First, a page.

Retirees Nationwide Protest Multiemployer Plan Benefit Cuts

While retirees say the cuts are unfair, regulators say without them, the result could be much worse.

The Pension Rights Center announced that in a series of coordinated actions taking place from March 10 through 13, retired truck drivers, spouses and widows are taking to the streets in five states to protest unprecedented proposed cuts to their pensions.

The retirees are calling on presidential candidates and members of Congress to protect their pensions and to educate other retirees that similar cuts could happen to them, if action isn’t soon taken. 

The retirees are asking Congress to repeal the Multiemployer Pension Reform Act of 2014 (MPRA), which gives power to the trustees of severely underfunded pension plans to cut retiree pension benefits. The retirees are urging Congress to find a better solution to save underfunded pension plans and protect retirees.

The Central States Pension Fund was the first and largest plan to apply for cuts. The U.S. Treasury Department, which is charged with overseeing the law’s implementation, has until early May to approve the fund’s application.

NEXT: Is the alternative worse?

In a recent Senate Committee on Finance hearing, Rita Lewis, a beneficiary of the Central States Pension Plan noted that Central States says the average cuts are around 22.5%, but in reality, the cuts will be 40% to 70%.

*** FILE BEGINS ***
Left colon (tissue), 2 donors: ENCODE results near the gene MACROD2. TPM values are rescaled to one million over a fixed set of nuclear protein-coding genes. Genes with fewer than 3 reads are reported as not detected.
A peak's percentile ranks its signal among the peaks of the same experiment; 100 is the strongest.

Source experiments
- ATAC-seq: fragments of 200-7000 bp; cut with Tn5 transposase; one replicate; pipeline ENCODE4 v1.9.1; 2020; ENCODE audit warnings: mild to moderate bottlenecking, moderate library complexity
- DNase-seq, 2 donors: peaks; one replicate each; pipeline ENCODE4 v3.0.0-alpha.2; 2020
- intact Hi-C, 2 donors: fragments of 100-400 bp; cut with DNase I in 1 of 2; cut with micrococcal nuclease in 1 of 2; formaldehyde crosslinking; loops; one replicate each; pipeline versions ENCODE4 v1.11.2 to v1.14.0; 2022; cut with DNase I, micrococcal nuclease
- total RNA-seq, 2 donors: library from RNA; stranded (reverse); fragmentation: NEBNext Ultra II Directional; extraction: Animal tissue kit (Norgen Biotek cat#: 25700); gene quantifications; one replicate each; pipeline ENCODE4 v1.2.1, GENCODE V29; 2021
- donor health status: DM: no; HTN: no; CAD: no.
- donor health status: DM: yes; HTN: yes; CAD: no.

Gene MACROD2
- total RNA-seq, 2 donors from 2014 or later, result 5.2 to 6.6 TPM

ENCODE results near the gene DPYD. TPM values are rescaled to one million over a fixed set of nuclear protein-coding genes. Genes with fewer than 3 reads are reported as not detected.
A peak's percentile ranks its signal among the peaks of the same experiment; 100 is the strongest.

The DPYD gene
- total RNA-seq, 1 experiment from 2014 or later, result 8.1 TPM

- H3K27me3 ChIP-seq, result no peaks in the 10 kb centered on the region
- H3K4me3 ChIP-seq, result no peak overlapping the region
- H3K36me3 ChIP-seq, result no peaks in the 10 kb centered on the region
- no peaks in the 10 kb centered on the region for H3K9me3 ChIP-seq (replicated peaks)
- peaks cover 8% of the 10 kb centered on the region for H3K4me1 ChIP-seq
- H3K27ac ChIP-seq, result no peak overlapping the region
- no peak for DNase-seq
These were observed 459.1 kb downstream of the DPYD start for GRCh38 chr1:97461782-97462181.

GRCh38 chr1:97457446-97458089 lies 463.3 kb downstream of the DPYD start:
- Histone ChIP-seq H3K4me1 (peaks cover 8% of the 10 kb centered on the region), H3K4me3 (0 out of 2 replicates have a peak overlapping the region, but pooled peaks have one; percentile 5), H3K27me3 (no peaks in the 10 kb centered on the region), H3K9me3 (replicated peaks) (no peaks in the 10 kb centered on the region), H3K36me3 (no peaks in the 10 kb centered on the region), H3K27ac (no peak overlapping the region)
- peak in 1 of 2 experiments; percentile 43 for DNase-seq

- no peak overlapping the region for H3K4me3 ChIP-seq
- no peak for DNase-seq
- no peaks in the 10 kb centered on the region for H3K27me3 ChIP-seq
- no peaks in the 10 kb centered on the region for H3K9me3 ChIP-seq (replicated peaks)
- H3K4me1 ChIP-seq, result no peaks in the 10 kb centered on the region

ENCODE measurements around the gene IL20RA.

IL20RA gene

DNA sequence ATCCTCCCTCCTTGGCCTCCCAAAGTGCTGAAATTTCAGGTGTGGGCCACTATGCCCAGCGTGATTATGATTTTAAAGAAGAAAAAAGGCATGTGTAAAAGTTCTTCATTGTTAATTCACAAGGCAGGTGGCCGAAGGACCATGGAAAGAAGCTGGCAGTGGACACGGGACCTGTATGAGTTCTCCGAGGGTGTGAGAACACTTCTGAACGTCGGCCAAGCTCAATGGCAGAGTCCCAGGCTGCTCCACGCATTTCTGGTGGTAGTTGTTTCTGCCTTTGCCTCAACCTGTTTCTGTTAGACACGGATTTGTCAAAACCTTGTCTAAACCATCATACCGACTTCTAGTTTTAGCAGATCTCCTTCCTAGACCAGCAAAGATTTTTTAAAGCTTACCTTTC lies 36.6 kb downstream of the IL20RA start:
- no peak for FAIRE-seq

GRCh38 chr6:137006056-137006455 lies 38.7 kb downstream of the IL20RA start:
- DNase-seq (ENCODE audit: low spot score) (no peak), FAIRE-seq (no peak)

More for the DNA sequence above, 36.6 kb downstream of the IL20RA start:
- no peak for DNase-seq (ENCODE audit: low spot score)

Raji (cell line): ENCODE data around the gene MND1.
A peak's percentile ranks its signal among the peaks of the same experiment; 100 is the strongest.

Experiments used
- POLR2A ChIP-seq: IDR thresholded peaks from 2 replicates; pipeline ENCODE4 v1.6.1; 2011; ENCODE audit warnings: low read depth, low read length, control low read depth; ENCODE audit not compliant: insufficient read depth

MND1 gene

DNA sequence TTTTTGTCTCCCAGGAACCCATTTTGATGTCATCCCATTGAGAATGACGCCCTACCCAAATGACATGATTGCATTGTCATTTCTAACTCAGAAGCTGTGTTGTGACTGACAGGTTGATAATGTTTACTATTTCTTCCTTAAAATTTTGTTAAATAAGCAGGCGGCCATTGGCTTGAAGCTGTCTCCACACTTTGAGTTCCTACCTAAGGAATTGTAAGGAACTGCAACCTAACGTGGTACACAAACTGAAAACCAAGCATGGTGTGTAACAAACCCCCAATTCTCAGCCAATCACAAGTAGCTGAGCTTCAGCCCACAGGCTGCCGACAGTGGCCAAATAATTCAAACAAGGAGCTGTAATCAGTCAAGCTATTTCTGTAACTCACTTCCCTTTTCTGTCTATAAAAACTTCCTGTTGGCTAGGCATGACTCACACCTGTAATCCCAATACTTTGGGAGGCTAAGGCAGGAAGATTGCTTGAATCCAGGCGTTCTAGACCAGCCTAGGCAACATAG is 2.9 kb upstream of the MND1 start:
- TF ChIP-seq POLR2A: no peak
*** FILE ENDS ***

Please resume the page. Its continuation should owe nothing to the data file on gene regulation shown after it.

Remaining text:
However, during that same hearing, Joshua Gotbaum, guest scholar, Economic Studies Program, The Brookings Institution, and former director of the Pension Benefit Guaranty Corporation (PBGC), said the alternative to a planned benefit reduction under the MPRA is even worse. “What MPRA did was to allow plans that otherwise would fail entirely to preserve benefits and keep them from falling all the way to PBGC levels,” he said.  “Under MPRA, severely distressed plans can propose a plan to cut benefits, but in every case a participant gets at least 10% more than what PBGC would provide.”

Two other multiemployer plans have applied for permission to cut benefits. According to the Pension Rights Center, 50 to 100 other plans that are eligible to make retiree pension cuts under the law are watching to see what happens with the Central States Pension Fund’s plan before deciding whether to move forward.  

In addition to state efforts, thousands of affected retirees and family members will travel to Washington D.C. on April 14, for a rally to be held on the grounds of the U.S. Capitol.